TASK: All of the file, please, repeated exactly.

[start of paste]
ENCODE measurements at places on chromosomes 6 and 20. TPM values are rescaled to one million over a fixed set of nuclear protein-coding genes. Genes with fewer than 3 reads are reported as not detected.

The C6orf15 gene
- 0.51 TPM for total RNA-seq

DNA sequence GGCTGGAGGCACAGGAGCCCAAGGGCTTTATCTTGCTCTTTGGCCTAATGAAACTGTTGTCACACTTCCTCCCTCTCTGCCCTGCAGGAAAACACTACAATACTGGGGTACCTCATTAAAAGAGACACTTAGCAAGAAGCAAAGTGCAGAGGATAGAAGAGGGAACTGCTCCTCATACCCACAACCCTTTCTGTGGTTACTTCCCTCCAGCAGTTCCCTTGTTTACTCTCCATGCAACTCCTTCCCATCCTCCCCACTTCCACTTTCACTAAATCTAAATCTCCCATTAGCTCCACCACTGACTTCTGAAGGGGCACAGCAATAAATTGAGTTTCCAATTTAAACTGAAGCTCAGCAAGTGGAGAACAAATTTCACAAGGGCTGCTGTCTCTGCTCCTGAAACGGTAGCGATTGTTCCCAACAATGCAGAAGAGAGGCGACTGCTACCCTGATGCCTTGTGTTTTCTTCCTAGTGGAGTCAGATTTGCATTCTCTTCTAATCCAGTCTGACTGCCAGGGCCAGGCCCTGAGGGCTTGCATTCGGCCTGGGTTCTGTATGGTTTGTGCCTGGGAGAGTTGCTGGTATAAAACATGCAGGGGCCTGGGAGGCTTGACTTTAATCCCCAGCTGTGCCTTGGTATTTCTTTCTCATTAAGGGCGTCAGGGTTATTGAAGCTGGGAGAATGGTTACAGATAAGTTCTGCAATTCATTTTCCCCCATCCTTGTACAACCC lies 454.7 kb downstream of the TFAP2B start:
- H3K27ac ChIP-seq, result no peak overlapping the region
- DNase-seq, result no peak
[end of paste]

ENCODE measurements at places on chromosomes 6 and 20. TPM values are rescaled to one million over a fixed set of nuclear protein-coding genes. Genes with fewer than 3 reads are reported as not detected.

The C6orf15 gene
- 0.51 TPM for total RNA-seq

DNA sequence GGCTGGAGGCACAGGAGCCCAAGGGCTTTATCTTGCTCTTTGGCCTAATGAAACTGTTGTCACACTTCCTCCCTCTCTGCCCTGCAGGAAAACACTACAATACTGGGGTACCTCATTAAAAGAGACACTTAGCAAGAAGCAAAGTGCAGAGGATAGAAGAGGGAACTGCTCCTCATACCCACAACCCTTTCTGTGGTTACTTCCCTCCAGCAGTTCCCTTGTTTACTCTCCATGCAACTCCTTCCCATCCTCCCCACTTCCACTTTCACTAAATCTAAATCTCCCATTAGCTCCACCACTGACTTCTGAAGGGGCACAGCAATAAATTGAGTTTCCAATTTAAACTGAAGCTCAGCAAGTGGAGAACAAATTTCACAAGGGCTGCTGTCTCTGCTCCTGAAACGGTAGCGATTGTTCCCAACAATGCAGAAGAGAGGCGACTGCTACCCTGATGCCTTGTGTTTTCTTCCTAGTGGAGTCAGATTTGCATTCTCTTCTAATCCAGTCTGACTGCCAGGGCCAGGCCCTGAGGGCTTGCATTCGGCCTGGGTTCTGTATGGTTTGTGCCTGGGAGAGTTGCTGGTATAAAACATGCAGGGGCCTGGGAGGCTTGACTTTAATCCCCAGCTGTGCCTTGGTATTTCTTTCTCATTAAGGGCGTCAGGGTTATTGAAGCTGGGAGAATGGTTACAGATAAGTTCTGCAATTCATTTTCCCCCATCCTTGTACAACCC lies 454.7 kb downstream of the TFAP2B start:
- H3K27ac ChIP-seq, result no peak overlapping the region
- DNase-seq, result no peak